A definite distinction must be made between discrepancies which create transparent shams and discrepancies which create an issue of credibility or go to the weight of the evidence. . . . To allow every failure of memory or variation in a witness's testimony to be disregarded as a sham would require far too much from lay witnesses and would deprive the trier of fact of the traditional opportunity to determine which point in time and with which words the witness . . . was stating the truth. Variations in a witness's testimony and any failure of memory throughout the course of discovery create an issue of credibility as to which part of the testimony should be given the greatest weight if credited at all.
Bank of Illinois, 75 F.3d at 1169-70 (quoting Tippens v. Celotex Corp., 805 F.2d 949, 953-54 (11th Cir. 1986)). Stated a bit differently, the assessment is "whether a subsequent statement so squarely contradicts an earlier one as to create only a sham issue of fact." Bank of Illinois, 75 F.3d at 1170. A "contradiction" exists only when the two statements are "inherently inconsistent" and not when the later statement merely clarifies an earlier statement that is ambiguous or confusing or is based on newly discovered evidence. See Flannery, 354 F.3d at 638; Bank of Illinois, 75 F.3d at 1171-72.
  We begin with Paredes, whose affidavit states in relevant part:
3. Defendant Robert DeCianni sprayed me in the face with pepper spray for no reason. I was holding my son, Jose Paredes, Jr., then age 2, in my arms at the time. Jose was sprayed with pepper spray. My daughter, Amanda Paredes, then age 9, was holding onto my leg at the time. Amanda was sprayed with pepper spray as well.
4. I saw Robert DeCianni spray pepper spray into the rear door of the Duran home and then close the door.
(Affidavit of Jose Refugio Paredes, Ex. 135 of Plaintiffs' Exhibits in Support of Plaintiffs' Table of Defendants.) Defendants assert that Paredes' earlier answers to interrogatories contradict these statements. Defendants point to Interrogatory No. 12 and the answer, which are as follows:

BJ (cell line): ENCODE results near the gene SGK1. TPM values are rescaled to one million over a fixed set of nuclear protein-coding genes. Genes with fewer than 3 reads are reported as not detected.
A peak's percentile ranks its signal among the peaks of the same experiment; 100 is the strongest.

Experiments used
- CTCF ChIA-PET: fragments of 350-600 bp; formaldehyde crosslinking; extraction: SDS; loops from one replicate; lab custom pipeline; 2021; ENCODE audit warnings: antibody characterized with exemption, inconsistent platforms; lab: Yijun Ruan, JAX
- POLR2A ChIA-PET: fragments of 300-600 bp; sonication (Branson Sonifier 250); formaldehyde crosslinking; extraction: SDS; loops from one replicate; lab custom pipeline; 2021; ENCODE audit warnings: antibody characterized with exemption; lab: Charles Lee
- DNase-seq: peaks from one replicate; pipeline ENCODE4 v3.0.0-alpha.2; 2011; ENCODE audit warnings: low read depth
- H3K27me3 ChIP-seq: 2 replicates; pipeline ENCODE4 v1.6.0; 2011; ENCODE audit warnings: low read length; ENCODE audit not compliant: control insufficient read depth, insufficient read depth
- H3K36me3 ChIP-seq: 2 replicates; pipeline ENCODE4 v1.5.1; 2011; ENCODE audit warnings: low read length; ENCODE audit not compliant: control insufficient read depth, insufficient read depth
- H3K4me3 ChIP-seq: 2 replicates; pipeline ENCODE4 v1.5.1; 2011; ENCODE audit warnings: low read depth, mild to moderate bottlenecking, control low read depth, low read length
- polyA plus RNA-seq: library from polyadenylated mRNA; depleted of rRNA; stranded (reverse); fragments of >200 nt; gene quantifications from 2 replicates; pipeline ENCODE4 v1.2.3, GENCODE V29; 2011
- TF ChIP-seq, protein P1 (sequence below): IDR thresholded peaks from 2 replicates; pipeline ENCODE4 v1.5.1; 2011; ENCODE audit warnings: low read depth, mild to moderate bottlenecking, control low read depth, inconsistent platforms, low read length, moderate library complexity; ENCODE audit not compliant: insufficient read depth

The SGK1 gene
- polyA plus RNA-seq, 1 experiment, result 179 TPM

INTERROGATORY NO. 12: Identify each person you claim to be responsible for causing your injury(ies) . . ., and identify with particularly [sic] how each person acted to cause your injury. If you are unable to identify each person by name, provide a description of the individual, . . . and/or the letter of the photograph depicting the person in the photograph reproductions previously supplied in discovery.
ANSWER: I was sprayed, but do not recognize who did it. There were many police officers. Plaintiff relies on identification made by other plaintiffs.
(Plaintiff Jose Refugio Paredes's Responses to the Individual Defendants' Interrogatories, Ex. 35 of Plaintiffs' Exhibits in Support of Plaintiffs' Table of Defendants.) Defendants also point to Paredes's answers to interrogatories on behalf of his son and daughter, Jose and Amanda, in which Paredes stated that he did not know who was responsible for Jose and Amanda's injuries and was relying on identification made by other plaintiffs.

  According to defendants, at the time the interrogatories were answered, plaintiffs had access to photographs of the officers as well as the two videotapes of the events on September 2, 2000 (in which DeCianni is visible). Moreover, DeCianni had sat for two videotaped depositions. Defendants contend that the "mysterious identification of Officer DeCianni by someone who could not previously identify him, despite having access to photographs, live testimony and videotape, renders the testimony dubious and of no weight." (Mem. in Support of Motion No. 1 at 5.)